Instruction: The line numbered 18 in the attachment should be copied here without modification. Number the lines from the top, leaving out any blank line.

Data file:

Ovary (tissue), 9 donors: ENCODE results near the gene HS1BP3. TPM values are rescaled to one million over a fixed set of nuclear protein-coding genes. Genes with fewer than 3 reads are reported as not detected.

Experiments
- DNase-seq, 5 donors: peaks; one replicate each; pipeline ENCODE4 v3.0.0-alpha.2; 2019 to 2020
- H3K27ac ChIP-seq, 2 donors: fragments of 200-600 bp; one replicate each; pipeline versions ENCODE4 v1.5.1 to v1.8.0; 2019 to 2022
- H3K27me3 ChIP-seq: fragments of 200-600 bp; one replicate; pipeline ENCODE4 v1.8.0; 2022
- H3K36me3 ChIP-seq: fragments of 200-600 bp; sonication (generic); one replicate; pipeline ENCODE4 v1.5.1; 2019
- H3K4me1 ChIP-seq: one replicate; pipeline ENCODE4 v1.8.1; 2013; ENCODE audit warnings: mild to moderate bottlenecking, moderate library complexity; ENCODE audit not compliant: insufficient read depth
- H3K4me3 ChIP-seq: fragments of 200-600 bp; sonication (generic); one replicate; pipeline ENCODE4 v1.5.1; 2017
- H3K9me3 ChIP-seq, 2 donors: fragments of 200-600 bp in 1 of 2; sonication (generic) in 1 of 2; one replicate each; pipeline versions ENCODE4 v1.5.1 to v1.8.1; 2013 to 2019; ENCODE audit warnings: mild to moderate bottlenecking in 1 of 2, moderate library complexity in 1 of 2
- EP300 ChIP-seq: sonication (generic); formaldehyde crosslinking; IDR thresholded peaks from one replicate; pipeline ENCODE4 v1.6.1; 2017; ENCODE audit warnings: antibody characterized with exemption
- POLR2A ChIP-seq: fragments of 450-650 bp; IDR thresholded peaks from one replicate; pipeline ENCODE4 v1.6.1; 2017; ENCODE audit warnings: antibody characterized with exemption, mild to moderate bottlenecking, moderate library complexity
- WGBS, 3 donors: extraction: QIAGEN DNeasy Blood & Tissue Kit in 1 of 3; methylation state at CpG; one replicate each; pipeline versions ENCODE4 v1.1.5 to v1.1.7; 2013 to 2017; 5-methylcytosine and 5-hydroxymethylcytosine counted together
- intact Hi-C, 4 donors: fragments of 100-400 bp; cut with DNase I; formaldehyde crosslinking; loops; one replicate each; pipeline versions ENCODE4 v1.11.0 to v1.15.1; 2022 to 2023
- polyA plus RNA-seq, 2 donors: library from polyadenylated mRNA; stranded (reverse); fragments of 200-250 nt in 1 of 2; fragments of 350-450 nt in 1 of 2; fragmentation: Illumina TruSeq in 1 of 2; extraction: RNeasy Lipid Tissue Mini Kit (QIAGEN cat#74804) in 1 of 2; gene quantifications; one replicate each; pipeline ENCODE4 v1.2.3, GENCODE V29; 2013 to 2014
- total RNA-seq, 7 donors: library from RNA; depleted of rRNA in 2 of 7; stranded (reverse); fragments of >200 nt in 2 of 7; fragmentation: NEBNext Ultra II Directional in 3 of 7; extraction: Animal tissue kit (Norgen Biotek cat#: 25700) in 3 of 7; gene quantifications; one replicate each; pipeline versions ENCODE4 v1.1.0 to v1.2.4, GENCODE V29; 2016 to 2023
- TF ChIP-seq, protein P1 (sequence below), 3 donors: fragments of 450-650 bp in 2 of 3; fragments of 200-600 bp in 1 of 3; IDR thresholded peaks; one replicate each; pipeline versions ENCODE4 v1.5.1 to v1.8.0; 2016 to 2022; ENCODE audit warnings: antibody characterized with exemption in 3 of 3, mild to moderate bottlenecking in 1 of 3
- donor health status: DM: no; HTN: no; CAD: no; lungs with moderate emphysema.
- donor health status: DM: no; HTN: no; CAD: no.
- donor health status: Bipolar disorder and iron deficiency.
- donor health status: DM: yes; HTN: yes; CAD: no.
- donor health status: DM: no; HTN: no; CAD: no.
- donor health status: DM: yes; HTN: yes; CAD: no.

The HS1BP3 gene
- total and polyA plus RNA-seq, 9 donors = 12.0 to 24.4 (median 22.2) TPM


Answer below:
- donor health status: DM: no; HTN: no; CAD: no.